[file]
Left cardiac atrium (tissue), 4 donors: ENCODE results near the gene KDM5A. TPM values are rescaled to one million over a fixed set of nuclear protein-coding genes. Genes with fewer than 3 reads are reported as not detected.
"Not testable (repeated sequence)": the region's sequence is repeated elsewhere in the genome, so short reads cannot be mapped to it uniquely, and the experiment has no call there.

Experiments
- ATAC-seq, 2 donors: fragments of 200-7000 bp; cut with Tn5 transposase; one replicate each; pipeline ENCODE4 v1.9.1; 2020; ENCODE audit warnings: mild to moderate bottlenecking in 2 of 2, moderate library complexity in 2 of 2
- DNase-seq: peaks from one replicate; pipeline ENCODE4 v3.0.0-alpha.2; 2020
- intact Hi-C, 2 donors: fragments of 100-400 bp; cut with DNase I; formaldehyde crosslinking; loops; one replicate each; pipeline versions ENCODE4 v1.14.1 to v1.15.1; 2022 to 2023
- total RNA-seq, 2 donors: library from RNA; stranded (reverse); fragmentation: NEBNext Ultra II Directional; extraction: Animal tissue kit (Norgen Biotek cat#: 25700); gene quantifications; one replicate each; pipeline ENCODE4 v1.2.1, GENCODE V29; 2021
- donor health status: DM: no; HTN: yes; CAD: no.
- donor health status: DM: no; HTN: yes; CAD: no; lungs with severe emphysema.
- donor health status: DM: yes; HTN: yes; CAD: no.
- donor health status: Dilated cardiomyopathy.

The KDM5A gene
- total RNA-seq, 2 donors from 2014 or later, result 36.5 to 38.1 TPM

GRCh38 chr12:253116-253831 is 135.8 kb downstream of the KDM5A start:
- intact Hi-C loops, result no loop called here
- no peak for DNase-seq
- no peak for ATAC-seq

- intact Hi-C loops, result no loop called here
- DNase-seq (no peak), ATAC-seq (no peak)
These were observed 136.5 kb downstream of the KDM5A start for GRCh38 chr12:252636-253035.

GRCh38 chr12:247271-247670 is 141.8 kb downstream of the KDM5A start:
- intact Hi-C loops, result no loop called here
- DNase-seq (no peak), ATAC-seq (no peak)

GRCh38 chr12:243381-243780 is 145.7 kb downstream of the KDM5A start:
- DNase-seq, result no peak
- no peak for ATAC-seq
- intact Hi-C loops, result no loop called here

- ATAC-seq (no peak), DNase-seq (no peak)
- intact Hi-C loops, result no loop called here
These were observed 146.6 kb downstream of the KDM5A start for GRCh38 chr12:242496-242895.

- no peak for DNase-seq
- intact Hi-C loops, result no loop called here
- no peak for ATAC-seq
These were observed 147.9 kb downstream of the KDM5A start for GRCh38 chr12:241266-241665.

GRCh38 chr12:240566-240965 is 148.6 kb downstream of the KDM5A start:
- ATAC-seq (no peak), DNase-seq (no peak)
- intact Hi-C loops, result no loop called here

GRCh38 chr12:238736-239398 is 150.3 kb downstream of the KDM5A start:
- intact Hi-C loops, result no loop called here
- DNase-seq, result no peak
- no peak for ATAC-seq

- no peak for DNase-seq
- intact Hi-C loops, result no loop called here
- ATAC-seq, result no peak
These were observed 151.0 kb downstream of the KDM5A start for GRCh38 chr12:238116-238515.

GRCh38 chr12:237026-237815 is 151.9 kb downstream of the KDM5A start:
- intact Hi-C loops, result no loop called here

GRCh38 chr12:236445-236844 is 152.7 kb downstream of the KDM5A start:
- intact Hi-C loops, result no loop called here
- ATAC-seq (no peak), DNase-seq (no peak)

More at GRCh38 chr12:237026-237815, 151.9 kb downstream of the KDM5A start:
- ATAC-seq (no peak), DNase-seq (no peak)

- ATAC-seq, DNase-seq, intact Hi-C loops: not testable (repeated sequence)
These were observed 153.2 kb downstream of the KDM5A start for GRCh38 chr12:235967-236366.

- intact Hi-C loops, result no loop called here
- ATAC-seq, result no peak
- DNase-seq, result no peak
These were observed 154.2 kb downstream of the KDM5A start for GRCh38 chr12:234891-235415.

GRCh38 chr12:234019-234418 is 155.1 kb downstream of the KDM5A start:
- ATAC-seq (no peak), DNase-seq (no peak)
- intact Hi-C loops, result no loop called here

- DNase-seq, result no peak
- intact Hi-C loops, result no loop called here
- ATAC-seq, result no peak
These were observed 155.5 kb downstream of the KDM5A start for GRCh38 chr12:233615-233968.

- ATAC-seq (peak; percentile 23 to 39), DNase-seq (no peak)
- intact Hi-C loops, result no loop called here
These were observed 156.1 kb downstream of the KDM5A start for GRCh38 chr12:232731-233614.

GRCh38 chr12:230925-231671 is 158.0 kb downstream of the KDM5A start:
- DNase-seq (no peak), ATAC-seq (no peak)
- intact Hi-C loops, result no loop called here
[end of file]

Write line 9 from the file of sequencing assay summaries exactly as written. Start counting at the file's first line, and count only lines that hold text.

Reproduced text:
- donor health status: DM: no; HTN: yes; CAD: no; lungs with severe emphysema.